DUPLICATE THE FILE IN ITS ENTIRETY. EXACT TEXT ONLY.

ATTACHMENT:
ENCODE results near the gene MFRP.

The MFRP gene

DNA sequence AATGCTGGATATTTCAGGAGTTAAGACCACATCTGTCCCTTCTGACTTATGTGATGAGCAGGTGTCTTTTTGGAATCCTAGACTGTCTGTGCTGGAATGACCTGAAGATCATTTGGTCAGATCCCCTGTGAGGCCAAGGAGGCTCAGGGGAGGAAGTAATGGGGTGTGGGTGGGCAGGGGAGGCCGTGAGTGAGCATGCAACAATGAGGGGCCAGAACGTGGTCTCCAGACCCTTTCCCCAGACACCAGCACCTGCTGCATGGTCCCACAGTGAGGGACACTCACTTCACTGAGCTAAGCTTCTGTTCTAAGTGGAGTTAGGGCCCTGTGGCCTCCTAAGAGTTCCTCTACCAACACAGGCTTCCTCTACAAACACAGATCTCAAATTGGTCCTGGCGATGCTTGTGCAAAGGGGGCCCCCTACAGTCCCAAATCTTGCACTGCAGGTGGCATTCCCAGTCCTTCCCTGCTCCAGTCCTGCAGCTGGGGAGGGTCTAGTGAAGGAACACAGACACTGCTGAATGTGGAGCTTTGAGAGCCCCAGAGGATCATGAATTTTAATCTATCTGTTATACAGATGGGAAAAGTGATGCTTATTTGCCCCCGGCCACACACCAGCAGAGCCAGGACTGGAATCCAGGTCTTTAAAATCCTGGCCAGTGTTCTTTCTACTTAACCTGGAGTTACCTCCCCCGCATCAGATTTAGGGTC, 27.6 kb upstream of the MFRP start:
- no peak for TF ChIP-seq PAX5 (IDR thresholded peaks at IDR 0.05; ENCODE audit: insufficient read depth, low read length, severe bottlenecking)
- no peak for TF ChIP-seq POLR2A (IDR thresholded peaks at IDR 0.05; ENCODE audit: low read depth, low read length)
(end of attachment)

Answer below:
ENCODE results near the gene MFRP.

The MFRP gene

DNA sequence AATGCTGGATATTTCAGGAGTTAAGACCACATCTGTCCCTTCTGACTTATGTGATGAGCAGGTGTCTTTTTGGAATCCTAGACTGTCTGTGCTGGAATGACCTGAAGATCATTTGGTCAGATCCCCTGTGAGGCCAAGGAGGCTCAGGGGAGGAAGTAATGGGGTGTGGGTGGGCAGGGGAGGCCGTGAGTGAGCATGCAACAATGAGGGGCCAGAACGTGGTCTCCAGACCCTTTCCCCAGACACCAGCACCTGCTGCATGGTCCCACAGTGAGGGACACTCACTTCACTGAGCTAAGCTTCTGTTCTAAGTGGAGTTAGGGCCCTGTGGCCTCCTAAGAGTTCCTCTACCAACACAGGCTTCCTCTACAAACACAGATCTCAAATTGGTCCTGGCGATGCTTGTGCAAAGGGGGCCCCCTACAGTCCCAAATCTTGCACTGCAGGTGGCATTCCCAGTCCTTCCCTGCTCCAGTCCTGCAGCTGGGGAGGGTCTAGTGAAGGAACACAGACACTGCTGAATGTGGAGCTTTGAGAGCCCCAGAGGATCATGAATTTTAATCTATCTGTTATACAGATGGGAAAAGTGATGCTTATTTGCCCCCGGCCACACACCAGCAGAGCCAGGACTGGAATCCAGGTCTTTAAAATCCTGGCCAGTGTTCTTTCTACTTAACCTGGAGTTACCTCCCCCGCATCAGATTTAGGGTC, 27.6 kb upstream of the MFRP start:
- no peak for TF ChIP-seq PAX5 (IDR thresholded peaks at IDR 0.05; ENCODE audit: insufficient read depth, low read length, severe bottlenecking)
- no peak for TF ChIP-seq POLR2A (IDR thresholded peaks at IDR 0.05; ENCODE audit: low read depth, low read length)